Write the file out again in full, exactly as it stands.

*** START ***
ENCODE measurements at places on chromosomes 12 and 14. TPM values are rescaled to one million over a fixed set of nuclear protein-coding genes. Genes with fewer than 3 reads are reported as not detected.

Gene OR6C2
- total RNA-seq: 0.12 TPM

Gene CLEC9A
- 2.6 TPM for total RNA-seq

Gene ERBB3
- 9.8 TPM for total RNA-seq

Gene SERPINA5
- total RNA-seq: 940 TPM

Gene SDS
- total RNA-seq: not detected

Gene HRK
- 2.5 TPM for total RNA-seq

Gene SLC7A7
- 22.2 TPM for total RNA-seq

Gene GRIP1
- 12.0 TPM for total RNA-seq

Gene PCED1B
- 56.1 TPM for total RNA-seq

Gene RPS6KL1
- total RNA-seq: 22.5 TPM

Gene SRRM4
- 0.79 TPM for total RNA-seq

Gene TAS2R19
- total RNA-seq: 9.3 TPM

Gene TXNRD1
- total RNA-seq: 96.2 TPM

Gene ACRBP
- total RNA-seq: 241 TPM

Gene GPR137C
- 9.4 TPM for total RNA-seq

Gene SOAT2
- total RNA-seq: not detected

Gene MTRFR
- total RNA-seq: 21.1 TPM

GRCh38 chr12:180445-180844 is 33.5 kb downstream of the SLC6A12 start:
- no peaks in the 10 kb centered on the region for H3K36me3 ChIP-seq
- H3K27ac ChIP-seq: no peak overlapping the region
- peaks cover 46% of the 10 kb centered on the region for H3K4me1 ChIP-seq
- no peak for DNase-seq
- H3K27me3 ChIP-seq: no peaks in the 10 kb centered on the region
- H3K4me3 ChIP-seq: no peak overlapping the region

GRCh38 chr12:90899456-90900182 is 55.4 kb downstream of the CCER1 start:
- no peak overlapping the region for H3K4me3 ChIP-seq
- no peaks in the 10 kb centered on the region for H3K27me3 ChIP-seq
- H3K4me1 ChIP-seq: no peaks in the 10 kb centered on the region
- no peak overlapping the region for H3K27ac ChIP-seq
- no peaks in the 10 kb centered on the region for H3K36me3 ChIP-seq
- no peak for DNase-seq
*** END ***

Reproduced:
ENCODE measurements at places on chromosomes 12 and 14. TPM values are rescaled to one million over a fixed set of nuclear protein-coding genes. Genes with fewer than 3 reads are reported as not detected.

Gene OR6C2
- total RNA-seq: 0.12 TPM

Gene CLEC9A
- 2.6 TPM for total RNA-seq

Gene ERBB3
- 9.8 TPM for total RNA-seq

Gene SERPINA5
- total RNA-seq: 940 TPM

Gene SDS
- total RNA-seq: not detected

Gene HRK
- 2.5 TPM for total RNA-seq

Gene SLC7A7
- 22.2 TPM for total RNA-seq

Gene GRIP1
- 12.0 TPM for total RNA-seq

Gene PCED1B
- 56.1 TPM for total RNA-seq

Gene RPS6KL1
- total RNA-seq: 22.5 TPM

Gene SRRM4
- 0.79 TPM for total RNA-seq

Gene TAS2R19
- total RNA-seq: 9.3 TPM

Gene TXNRD1
- total RNA-seq: 96.2 TPM

Gene ACRBP
- total RNA-seq: 241 TPM

Gene GPR137C
- 9.4 TPM for total RNA-seq

Gene SOAT2
- total RNA-seq: not detected

Gene MTRFR
- total RNA-seq: 21.1 TPM

GRCh38 chr12:180445-180844 is 33.5 kb downstream of the SLC6A12 start:
- no peaks in the 10 kb centered on the region for H3K36me3 ChIP-seq
- H3K27ac ChIP-seq: no peak overlapping the region
- peaks cover 46% of the 10 kb centered on the region for H3K4me1 ChIP-seq
- no peak for DNase-seq
- H3K27me3 ChIP-seq: no peaks in the 10 kb centered on the region
- H3K4me3 ChIP-seq: no peak overlapping the region

GRCh38 chr12:90899456-90900182 is 55.4 kb downstream of the CCER1 start:
- no peak overlapping the region for H3K4me3 ChIP-seq
- no peaks in the 10 kb centered on the region for H3K27me3 ChIP-seq
- H3K4me1 ChIP-seq: no peaks in the 10 kb centered on the region
- no peak overlapping the region for H3K27ac ChIP-seq
- no peaks in the 10 kb centered on the region for H3K36me3 ChIP-seq
- no peak for DNase-seq